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Keep Your Adventure Dry

Rain drop on Leaf

Rain, while a little water may have ruined the Wicked Witch of the West’s day, don’t let it dampen your spirits on your next adventure.  With the right planning and equipment, you can keep dry while venturing outdoors, and avoid breaking the bank as well.

From Personal Experience

First, let me begin with an anecdote. Last summer my husband, some friends, and I all went to hike Arizona’s highest peak on a sunny afternoon.  Being experienced hikers and outdoors-people, we didn’t plan much, as we thought it would be a piece of cake.  The first few hours went off without a hitch, but as we drew near the summit, dark clouds came from out of nowhere and filled the sky that was clear just moments before.  Next came the rain, lightning, and then, like a cherry on top, the hail.  Only one of us had a raincoat and any sort of wet-weather gear, and we were instantly soaked.  As we descended the mountain as quickly as possible, we passed groups of people cheerily chatting away, under bright ponchos or raincoats; they were warm, dry, and seemingly uninterrupted by mother nature’s flurry.  We, on the other hand were freezing, drenched, and wishing we had put more planning and forethought into our excursion.  While we all survived, we learned lessons in how to stay safe and dry with preparation and gear.

Check Before you Trek

The first and best way to start your adventure off on the right foot is through preparation. Checking the weather forecast will help you plan and pack accordingly. As simple as it may sound, it can be the difference between you being soaking wet or not. Even if there is a small chance of rain for your planned adventure day(s), it is reason enough to pack rain-gear.  If we had checked with the forest rangers or even a weather forecast before making our mountain hike, we would have found out that mid-afternoon thunderstorms were common for that month.

Supplies for a Storm

Clothing

If you know you may be in for stormy weather, the next step is to pack gear to keep you dry. Ditch the umbrella as it may get caught on overhanging branches and is the quintessential lightning rod. Instead pack one of the waterproofing items below to keep you prepared and protected for all kinds of bad weather.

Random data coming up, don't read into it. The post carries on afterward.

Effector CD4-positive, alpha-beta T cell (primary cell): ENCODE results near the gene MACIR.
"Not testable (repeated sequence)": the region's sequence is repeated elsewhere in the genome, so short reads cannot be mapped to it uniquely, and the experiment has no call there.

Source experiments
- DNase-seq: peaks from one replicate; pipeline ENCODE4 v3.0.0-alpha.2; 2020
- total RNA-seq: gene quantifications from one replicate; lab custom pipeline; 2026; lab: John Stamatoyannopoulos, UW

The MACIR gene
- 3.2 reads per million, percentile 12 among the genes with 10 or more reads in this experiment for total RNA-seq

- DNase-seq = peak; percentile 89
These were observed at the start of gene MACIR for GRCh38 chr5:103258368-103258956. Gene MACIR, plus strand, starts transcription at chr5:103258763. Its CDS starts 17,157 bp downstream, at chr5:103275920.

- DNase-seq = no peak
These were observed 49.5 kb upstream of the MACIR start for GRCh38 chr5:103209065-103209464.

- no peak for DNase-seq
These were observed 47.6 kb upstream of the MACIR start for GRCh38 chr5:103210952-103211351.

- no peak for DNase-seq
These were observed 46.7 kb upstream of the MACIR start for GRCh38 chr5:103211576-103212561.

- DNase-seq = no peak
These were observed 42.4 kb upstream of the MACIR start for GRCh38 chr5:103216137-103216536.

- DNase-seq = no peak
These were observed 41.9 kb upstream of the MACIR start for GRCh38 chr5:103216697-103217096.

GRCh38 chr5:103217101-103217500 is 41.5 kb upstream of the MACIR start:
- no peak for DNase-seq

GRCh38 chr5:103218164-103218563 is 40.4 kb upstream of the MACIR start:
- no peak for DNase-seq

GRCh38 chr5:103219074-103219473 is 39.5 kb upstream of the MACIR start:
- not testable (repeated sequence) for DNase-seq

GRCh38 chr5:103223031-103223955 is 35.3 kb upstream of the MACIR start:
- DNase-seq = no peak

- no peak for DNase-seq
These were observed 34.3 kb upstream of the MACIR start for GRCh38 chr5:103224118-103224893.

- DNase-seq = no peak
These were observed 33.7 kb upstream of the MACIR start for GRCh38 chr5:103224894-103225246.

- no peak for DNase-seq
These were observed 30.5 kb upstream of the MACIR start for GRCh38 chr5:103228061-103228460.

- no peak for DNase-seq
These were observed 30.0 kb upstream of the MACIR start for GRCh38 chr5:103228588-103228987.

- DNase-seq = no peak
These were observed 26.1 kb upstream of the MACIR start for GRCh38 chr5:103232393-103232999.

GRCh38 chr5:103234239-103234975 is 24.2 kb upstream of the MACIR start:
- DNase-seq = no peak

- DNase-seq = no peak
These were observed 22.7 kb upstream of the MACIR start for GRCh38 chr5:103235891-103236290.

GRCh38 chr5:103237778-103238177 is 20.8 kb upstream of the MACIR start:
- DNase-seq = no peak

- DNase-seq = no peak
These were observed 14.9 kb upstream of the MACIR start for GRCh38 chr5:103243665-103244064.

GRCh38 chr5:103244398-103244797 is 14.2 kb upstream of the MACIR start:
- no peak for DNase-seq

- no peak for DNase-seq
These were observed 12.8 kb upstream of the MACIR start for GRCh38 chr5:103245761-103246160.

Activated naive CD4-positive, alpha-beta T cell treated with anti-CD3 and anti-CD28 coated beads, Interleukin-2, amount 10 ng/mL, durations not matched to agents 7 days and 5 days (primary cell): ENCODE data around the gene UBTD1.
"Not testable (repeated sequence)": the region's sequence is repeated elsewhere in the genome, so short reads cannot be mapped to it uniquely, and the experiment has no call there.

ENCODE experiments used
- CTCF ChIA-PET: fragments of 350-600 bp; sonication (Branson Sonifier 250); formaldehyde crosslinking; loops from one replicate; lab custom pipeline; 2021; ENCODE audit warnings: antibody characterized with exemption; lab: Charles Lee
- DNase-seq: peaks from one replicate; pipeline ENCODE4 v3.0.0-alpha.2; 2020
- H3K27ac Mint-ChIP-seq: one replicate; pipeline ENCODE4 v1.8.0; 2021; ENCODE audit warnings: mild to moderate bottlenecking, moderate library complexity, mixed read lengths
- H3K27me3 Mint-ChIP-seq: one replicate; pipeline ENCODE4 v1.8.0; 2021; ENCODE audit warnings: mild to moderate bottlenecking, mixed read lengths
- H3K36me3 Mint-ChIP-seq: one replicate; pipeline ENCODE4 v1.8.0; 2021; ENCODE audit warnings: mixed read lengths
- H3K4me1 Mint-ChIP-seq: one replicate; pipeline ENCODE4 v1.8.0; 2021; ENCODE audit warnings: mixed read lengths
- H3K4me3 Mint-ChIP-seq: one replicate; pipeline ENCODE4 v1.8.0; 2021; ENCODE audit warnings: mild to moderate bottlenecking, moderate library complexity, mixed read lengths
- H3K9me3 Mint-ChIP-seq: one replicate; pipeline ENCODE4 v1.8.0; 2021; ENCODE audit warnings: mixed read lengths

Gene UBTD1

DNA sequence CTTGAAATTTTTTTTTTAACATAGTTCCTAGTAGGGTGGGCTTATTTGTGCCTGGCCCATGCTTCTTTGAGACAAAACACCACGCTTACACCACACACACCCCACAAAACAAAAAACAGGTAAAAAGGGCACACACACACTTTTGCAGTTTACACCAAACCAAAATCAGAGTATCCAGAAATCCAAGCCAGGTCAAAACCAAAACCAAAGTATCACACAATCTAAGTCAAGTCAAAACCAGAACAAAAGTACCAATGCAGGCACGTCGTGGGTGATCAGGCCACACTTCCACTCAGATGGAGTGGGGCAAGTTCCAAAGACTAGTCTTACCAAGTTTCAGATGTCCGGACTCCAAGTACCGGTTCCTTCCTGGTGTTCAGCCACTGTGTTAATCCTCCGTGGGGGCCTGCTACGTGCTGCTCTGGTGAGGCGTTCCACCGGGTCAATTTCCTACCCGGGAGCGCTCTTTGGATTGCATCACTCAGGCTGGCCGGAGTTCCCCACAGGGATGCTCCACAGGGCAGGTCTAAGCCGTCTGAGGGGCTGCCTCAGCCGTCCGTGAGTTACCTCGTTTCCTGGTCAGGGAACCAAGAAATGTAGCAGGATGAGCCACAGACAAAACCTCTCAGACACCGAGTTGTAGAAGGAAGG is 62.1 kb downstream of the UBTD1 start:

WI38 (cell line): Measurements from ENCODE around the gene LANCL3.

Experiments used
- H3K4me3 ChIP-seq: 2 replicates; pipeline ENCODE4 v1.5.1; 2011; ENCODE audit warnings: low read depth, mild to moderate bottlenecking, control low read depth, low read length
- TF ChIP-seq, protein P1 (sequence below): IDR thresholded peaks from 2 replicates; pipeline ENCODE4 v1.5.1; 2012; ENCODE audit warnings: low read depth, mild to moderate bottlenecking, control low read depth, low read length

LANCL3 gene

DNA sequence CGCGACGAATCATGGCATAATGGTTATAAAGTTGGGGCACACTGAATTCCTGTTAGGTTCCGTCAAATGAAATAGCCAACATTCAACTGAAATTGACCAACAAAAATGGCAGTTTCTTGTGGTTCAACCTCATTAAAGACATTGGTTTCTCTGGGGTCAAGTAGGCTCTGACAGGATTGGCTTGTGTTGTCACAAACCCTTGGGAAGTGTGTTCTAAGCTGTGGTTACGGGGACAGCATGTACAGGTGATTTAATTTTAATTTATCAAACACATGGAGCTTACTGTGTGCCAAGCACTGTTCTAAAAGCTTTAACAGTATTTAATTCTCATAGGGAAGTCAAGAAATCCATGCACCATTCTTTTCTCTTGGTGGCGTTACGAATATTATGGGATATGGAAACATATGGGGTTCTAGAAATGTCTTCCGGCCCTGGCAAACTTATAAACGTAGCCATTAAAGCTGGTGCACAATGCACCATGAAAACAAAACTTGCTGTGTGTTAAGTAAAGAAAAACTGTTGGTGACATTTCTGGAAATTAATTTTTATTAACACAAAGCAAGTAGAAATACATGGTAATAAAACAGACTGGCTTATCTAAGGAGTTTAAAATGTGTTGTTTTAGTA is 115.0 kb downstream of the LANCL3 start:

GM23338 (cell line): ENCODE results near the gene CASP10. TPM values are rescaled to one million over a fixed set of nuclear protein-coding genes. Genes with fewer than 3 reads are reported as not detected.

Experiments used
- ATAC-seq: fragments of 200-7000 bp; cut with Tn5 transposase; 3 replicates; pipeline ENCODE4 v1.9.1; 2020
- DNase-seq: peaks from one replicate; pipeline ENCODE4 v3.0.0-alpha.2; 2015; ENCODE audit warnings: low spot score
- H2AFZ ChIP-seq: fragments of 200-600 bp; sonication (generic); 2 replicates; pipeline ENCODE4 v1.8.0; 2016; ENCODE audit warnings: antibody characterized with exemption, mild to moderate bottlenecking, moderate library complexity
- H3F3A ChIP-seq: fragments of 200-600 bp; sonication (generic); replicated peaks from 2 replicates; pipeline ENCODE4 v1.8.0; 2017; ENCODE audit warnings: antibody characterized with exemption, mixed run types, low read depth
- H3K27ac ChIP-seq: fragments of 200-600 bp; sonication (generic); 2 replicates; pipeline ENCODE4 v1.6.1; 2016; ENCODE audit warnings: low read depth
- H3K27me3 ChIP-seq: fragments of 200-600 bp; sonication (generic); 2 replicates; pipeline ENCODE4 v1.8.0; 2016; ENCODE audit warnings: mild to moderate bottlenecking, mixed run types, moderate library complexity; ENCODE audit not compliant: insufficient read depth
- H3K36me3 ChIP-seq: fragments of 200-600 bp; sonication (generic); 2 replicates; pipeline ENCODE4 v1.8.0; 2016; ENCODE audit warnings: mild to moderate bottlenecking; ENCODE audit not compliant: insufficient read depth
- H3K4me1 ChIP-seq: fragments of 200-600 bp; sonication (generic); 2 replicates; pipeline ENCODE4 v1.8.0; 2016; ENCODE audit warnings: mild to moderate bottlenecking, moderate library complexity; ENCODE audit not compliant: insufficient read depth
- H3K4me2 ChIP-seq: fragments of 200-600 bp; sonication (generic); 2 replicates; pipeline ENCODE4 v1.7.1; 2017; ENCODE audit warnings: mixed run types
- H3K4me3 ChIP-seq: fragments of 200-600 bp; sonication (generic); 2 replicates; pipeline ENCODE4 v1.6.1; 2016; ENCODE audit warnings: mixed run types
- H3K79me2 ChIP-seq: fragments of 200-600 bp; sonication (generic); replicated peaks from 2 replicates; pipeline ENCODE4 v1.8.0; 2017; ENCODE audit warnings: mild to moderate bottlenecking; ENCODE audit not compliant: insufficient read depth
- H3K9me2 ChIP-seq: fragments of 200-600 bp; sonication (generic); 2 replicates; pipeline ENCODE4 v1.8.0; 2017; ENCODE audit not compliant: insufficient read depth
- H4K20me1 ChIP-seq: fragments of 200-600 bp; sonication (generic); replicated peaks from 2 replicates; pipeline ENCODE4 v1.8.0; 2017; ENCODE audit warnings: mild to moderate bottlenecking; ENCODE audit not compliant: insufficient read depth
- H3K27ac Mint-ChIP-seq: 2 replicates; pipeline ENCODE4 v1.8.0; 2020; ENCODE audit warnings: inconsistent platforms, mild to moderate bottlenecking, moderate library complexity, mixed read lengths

Pack a Poncho

Rain Ponchos

Credit: Andake

The classic rain-poncho, however, is a fantastic option for keeping yourself and your equipment dry.  It is lightweight, inexpensive, and easy to pack. Here is a list of the best rain ponchos for backpacking.

Grab a Jacket

Alternatively, the market for inexpensive waterproof jackets and pants has become enormous, allowing for a wide selection of brands, sizes, and colors.  Make sure the jacket comes with a hood to keep your head and neck from becoming soaked. One of the top reviewed rain jackets is the Marmot Minimalist Rain Jacket. Read the complete review here.

Rain Suits

For under 50 dollars you can procure a set of tops and bottoms that are impermeable and can easily pack into a small size for stowing when not in use.

Mariah wearing rain jacket

On our treacherous mountain hike, we saw many varieties of raincoats and jackets that people had wisely packed for the inclement weather.  Had we put ours in our bags “just in case” then we would have been “all smiles” instead of “all wet”. 

Valuables

Keeping your gear, namely electronics and maps, is crucial while out on your adventure.  The pockets of your rainproof clothing are places to store your electronics or valuables, however many rainproof clothing items recommend not using their pockets as the only waterproofing for electronics and valuables.  You can buy a range of ultra-light dry bags that keep moisture away and give you piece of mind. For example, the Sea to Summit brand has many different dry bag sizes and weights to choose from. If you do not have a dry bag, a few Zip-Loc sealable bags will do the trick.

Sea to Summit Lightweight Dry Sack Review

Photo of Sea to Summit Drybag taken by Brooks Swigart

Be Ready, Rain or Shine

Pack your waterproofing gear in your bag regardless if the forecast says 1% or 100% chance of rain and have them handy if needed.  Not having them can really put a damper on the day!

About the author

Mariah Swigart

Mariah Swigart

Mariah Swigart is often found camping, climbing, hiking, and kayaking in her home state of Arizona. She loves exploring new locations for her outdoor hobbies, and believes each trip is an opportunity to try a new piece of outdoor gear. Check out SwigartOutdoors.com to read about her most recent adventures.

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